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Vintage German Rocketry

V2 Missile in Detail

n by Martin Waligorski



Originally intended for use by the army to attack battlefield rear areas beyond the range of conventional artillery, the V2 (Vergeltungswaffe Zwei or Revenge Weapon Two) was the fourth weapon in a German Army research program known as Aggregat, which had been initiated under the technical direction of 24-year old Wernher Von Braun in 1932. The system was thus also known as the A-4. By 1942, the programme had been given top priority, and the first successful test took place on October 3, 1942. A meeting with Hitler in July 1943 allowed Von Braun to convince the Fuhrer of the potential of the weapon, who ordered it into mass production as quickly as possible.

The V2 stood over 14 m (46 ft) tall and had a diameter of 168 cm (5 ft 6in). Launch weight was 12,873 kg (28,380 lb), including a 998 kg (2,201 lb) warhead containing 730 kg (1,620 lb) of high explosive. Propellant was a noxious mixture of liquid oxygen and a 75%-25% ethyl alcohol-water mixture. The lift-off thrust was some 25,000 kg (55,116 lb), giving the V2 a velocity of about 1,585 m/sec (5,200 ft/sec) and a maximum range of between 306 and 322 km (190 and 200 miles). Guidance was by a primitive three-axis gyropilot acting on steerable exhaust vanes and aerodynamic rudders, which gave the missile a Circular Error Probable (CEP: the diameter of a circle within which half the missiles would land) of 17 km (11 miles).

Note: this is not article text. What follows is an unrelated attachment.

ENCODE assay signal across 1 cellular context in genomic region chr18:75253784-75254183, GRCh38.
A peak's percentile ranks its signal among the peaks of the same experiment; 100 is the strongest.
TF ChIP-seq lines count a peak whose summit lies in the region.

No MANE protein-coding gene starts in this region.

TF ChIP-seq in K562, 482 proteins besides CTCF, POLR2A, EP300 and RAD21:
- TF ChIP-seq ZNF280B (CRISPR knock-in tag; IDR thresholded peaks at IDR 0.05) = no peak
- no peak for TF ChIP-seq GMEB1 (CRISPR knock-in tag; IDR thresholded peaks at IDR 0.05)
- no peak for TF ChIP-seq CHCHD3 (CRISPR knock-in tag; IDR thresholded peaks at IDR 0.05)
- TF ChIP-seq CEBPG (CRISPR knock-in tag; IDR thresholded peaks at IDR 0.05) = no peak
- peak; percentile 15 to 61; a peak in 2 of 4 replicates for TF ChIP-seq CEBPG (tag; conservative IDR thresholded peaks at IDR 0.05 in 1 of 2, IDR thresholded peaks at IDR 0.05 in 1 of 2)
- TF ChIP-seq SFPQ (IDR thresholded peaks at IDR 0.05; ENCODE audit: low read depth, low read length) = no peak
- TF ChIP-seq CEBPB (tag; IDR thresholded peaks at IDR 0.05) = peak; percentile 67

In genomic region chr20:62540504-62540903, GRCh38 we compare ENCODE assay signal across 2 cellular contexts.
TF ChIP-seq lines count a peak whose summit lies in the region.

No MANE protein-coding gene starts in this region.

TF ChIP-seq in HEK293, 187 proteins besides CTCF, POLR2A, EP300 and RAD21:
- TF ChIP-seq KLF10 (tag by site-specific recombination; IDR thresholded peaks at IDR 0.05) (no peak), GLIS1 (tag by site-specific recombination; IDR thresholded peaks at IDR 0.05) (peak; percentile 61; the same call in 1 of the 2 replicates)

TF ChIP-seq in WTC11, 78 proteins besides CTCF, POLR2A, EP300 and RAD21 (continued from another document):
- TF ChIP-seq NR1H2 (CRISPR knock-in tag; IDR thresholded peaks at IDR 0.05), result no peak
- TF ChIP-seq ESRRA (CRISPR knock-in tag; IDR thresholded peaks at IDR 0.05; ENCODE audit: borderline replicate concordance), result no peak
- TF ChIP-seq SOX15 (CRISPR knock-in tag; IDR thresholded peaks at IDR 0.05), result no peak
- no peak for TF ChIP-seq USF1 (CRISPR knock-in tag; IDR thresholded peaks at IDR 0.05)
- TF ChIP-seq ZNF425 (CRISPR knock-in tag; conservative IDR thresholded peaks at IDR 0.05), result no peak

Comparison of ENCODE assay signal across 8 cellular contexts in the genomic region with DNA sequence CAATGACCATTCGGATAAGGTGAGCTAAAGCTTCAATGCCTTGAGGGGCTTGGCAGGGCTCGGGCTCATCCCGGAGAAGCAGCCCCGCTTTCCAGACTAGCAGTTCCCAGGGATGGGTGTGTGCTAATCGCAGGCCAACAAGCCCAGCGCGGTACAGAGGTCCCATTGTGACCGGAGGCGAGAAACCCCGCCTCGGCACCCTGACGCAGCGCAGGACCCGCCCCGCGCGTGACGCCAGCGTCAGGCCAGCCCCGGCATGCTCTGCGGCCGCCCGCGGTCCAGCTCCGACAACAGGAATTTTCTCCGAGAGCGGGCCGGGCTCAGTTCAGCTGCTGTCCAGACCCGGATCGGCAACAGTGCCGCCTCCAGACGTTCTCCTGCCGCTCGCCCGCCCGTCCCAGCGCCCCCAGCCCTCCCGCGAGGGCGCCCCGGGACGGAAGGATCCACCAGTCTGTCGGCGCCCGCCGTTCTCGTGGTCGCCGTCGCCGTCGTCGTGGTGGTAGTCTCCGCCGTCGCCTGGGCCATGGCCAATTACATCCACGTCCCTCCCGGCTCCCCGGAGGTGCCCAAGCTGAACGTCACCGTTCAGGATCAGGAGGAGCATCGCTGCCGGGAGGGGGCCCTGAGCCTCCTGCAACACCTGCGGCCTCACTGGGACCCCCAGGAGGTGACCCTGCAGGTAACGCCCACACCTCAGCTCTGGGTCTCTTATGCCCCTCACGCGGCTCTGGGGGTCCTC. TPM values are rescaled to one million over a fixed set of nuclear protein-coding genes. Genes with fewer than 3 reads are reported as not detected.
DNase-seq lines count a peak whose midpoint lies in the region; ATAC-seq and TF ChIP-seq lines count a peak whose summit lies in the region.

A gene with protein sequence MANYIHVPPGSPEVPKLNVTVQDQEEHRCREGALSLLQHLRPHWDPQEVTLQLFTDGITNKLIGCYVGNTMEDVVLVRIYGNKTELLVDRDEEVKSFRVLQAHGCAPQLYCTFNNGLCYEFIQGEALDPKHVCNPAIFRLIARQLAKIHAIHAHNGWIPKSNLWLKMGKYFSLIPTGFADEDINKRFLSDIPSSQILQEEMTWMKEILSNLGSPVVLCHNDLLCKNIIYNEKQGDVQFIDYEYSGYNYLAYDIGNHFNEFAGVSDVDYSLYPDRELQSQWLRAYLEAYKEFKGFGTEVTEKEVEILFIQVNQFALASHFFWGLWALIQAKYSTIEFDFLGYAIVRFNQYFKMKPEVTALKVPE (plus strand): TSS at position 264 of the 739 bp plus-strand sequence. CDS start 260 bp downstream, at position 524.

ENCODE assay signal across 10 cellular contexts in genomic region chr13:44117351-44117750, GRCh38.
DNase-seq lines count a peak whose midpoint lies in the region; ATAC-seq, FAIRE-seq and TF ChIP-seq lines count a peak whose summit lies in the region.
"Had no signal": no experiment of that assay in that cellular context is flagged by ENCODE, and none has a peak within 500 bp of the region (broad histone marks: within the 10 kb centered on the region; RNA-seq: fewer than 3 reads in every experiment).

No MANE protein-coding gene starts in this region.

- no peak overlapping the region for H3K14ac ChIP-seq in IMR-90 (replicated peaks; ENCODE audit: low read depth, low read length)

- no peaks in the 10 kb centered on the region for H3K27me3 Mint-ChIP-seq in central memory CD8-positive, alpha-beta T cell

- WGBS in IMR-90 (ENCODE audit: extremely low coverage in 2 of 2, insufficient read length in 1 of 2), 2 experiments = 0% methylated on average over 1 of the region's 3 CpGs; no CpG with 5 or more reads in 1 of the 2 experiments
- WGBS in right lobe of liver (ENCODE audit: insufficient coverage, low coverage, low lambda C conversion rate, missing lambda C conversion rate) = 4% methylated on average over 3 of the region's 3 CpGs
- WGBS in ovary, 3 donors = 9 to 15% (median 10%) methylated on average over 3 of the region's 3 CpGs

Operation Paperclip conducted at the war's end brought von Braun, many of his coworkers, and a great deal of German rocket hardware and documentation to the United States, von Braun headed the effort to build the giant Saturn V rocket used to launch the Apollo missions to the Moon .

V2 is an interesting modelling subject, being available as plastic kits in popular scales. 1/72 model has been recently released by Czech manufacturer Condor, and 1/35 model is marketed by DML.

The pictures below have been taken at three different locations. The National Air And Space Museum, Washington D.C. has a V2 carrying the black-and-white paint scheme typical for the 1943 tests at Peenemunde. Two British museums, the RAF Museum in Hendon and Imperial War Museum in London, also have these powerful rockets on display, both painted in what is supposed to be a field green camouflage. I can't comment on accuracy on these paint schemes.

V2 in Detail
 


General view of the NASM example. Museums' visitors lend scale to the 46ft tall rocket.

Photo: Martin Waligorski

 


Top of the fuselage. Note formidable riveting.

Photo: Martin Waligorski


The bottom part of the rocket. The fins had aerodynamic control surfaces used during middle stage of flight.

Photo: Martin Waligorski


Details of the launch pad. This is a "portable" launch pad used with V2 operationally. The pyramid in the middle is a blast deflector.

Photo: Martin Waligorski


Blast tube outlet. During the initial phase of flight the rocket was controlled by means of these four (colorful) thrust-vectoring flaps. These were made of pressurised graphite because of it's heat resistant qualities.

Photo: Martin Waligorski


A peek into the blast tube at Hendon's missile. The thrust-vectoring flaps are colored graphite black here, which is believed to be closer to their original colour.

Photo: Martin Waligorski

The rocket at the IWM has it's engine installation revealed. The combustion chamber and the blast tube can be seen in the bottom. The fuel was lead into the chamber through a multitude of pipes. The round object at the top of the photo is a fuel pump..

Photo: Martin Waligorski

 

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